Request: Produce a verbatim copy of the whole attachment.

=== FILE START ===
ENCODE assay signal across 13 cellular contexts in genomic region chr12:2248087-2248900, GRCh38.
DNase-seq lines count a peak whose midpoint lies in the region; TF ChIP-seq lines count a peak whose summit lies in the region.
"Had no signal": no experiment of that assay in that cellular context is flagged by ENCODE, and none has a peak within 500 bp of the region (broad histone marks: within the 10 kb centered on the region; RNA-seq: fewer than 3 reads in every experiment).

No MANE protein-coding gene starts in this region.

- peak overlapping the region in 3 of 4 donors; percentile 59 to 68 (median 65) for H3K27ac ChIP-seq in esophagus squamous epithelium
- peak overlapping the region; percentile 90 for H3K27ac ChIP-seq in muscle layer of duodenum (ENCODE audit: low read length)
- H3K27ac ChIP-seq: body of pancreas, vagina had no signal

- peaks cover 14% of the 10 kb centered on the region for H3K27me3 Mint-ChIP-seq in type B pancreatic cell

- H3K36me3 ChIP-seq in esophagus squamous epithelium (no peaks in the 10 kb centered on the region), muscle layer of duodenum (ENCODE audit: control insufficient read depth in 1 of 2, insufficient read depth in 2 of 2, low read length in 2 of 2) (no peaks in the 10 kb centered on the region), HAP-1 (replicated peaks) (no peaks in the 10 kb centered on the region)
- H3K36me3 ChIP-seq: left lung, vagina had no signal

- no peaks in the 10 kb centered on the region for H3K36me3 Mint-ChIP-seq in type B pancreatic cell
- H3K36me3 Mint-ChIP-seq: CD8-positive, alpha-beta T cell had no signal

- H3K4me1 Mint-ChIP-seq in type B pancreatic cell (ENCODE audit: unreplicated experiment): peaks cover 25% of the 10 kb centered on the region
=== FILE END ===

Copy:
ENCODE assay signal across 13 cellular contexts in genomic region chr12:2248087-2248900, GRCh38.
DNase-seq lines count a peak whose midpoint lies in the region; TF ChIP-seq lines count a peak whose summit lies in the region.
"Had no signal": no experiment of that assay in that cellular context is flagged by ENCODE, and none has a peak within 500 bp of the region (broad histone marks: within the 10 kb centered on the region; RNA-seq: fewer than 3 reads in every experiment).

No MANE protein-coding gene starts in this region.

- peak overlapping the region in 3 of 4 donors; percentile 59 to 68 (median 65) for H3K27ac ChIP-seq in esophagus squamous epithelium
- peak overlapping the region; percentile 90 for H3K27ac ChIP-seq in muscle layer of duodenum (ENCODE audit: low read length)
- H3K27ac ChIP-seq: body of pancreas, vagina had no signal

- peaks cover 14% of the 10 kb centered on the region for H3K27me3 Mint-ChIP-seq in type B pancreatic cell

- H3K36me3 ChIP-seq in esophagus squamous epithelium (no peaks in the 10 kb centered on the region), muscle layer of duodenum (ENCODE audit: control insufficient read depth in 1 of 2, insufficient read depth in 2 of 2, low read length in 2 of 2) (no peaks in the 10 kb centered on the region), HAP-1 (replicated peaks) (no peaks in the 10 kb centered on the region)
- H3K36me3 ChIP-seq: left lung, vagina had no signal

- no peaks in the 10 kb centered on the region for H3K36me3 Mint-ChIP-seq in type B pancreatic cell
- H3K36me3 Mint-ChIP-seq: CD8-positive, alpha-beta T cell had no signal

- H3K4me1 Mint-ChIP-seq in type B pancreatic cell (ENCODE audit: unreplicated experiment): peaks cover 25% of the 10 kb centered on the region